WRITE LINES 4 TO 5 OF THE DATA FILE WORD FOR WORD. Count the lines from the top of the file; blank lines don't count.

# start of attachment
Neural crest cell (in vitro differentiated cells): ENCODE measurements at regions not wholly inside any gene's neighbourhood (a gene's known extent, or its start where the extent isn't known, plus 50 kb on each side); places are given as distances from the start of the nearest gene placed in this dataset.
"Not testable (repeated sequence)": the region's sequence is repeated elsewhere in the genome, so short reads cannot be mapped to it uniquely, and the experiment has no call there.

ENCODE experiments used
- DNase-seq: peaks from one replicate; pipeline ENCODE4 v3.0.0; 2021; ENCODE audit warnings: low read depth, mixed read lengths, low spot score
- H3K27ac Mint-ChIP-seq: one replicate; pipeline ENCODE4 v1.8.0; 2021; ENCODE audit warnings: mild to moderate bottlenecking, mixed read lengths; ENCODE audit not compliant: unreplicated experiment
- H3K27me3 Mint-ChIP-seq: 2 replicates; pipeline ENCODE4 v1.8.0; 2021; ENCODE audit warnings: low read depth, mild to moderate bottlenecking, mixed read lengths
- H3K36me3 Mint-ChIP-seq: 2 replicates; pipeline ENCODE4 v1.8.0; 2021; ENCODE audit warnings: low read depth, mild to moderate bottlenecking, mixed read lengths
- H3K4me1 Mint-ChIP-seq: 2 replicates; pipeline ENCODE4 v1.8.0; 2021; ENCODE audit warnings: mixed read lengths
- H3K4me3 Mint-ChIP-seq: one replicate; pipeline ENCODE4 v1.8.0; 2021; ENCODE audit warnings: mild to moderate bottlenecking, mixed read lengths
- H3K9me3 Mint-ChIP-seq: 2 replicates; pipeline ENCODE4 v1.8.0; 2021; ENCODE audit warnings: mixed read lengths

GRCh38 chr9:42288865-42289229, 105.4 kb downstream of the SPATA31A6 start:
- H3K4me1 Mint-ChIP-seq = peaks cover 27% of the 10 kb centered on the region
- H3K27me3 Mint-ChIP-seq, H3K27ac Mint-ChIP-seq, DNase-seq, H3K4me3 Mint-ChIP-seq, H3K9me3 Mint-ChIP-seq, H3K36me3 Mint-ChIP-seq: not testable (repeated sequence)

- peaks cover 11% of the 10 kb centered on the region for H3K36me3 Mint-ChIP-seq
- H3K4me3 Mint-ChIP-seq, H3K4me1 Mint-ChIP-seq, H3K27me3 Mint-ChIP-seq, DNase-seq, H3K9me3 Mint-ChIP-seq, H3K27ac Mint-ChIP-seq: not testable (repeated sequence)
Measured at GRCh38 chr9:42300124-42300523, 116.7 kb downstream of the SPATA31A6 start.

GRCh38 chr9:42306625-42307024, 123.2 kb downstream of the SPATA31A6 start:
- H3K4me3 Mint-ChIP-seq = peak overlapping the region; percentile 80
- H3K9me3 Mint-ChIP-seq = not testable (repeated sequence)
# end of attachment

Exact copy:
- DNase-seq: peaks from one replicate; pipeline ENCODE4 v3.0.0; 2021; ENCODE audit warnings: low read depth, mixed read lengths, low spot score
- H3K27ac Mint-ChIP-seq: one replicate; pipeline ENCODE4 v1.8.0; 2021; ENCODE audit warnings: mild to moderate bottlenecking, mixed read lengths; ENCODE audit not compliant: unreplicated experiment